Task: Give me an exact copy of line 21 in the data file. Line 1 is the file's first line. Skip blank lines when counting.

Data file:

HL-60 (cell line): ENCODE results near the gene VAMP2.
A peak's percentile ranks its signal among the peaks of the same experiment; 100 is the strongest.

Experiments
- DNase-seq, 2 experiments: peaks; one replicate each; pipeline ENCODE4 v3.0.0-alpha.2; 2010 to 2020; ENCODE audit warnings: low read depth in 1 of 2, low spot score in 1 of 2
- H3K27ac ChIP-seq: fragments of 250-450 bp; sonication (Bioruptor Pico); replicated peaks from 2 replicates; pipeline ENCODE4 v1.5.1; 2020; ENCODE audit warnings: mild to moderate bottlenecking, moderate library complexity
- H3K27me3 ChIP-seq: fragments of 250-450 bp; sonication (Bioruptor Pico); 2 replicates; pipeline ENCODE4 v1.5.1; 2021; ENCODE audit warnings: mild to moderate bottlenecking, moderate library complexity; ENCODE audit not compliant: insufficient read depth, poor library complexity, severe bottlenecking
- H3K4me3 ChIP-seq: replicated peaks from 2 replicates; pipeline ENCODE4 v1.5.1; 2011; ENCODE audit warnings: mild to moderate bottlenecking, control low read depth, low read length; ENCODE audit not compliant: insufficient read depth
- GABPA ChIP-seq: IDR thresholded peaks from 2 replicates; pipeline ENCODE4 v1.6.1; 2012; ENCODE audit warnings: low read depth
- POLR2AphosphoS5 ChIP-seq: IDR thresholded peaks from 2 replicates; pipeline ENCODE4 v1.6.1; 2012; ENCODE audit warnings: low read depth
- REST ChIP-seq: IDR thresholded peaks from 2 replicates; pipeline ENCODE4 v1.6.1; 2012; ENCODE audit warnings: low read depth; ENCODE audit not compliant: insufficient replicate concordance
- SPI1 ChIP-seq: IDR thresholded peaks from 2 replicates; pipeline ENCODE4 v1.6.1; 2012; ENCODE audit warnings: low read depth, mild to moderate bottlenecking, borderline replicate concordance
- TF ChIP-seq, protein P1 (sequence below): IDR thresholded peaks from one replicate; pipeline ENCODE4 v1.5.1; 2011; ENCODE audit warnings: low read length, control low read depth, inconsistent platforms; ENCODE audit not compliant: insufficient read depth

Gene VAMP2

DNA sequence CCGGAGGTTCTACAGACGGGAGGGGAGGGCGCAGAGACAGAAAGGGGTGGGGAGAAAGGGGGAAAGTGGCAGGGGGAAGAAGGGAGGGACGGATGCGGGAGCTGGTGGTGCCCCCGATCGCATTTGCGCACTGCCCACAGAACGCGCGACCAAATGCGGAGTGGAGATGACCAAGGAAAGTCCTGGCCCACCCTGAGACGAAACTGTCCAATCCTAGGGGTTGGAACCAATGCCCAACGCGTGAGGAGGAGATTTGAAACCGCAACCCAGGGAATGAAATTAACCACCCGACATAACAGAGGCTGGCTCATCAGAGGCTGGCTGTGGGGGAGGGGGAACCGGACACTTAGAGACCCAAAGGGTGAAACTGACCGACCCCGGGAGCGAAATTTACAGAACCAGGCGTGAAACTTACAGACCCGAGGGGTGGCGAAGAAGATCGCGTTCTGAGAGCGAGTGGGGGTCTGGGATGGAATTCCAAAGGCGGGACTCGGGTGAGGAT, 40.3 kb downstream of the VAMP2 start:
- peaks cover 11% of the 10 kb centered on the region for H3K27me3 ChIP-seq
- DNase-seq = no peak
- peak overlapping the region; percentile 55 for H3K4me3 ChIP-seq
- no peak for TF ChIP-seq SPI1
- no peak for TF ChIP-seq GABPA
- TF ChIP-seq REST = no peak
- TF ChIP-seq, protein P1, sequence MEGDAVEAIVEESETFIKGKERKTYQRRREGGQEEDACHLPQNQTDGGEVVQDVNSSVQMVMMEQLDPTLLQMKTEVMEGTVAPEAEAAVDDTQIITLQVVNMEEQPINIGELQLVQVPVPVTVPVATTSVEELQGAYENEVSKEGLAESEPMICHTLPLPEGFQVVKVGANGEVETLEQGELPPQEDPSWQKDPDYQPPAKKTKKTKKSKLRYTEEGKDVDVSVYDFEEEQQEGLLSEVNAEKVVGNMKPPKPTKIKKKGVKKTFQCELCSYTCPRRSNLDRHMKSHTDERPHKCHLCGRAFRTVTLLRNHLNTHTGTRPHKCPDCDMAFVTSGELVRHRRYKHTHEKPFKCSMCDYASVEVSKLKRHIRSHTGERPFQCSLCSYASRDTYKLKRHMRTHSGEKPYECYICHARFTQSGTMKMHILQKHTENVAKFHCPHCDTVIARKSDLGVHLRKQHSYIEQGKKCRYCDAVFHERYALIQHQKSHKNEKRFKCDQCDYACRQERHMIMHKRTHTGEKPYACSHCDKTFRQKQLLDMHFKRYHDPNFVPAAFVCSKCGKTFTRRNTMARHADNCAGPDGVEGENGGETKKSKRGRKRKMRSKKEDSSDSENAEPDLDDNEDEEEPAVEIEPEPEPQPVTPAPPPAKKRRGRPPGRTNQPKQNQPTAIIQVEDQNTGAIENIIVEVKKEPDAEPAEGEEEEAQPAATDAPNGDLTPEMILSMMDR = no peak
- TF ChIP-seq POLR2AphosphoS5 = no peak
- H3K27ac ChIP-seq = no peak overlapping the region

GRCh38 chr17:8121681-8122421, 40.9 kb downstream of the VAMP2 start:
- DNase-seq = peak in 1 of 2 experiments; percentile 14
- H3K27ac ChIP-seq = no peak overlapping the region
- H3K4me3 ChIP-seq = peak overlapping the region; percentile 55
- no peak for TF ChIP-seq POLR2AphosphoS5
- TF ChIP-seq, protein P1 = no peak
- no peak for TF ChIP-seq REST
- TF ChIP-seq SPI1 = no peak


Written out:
- TF ChIP-seq, protein P1, sequence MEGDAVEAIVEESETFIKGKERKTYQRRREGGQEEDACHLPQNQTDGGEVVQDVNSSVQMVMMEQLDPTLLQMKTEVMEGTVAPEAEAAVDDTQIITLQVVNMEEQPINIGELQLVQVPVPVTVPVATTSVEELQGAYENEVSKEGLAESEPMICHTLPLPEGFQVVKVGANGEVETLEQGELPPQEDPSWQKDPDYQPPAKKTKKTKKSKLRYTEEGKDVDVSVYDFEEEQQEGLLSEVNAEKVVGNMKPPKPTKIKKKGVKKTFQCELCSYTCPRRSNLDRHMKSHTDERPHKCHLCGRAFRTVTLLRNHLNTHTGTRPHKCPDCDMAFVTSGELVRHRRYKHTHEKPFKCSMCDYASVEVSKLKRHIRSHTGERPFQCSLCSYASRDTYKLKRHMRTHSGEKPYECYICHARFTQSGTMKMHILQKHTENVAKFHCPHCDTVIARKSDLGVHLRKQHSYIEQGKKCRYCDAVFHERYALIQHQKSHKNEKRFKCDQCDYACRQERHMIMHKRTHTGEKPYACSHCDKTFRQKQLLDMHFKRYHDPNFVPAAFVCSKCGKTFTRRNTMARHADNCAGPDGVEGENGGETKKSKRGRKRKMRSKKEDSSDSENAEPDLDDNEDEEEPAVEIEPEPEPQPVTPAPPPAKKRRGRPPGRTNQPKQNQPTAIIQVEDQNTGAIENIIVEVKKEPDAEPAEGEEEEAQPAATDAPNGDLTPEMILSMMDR = no peak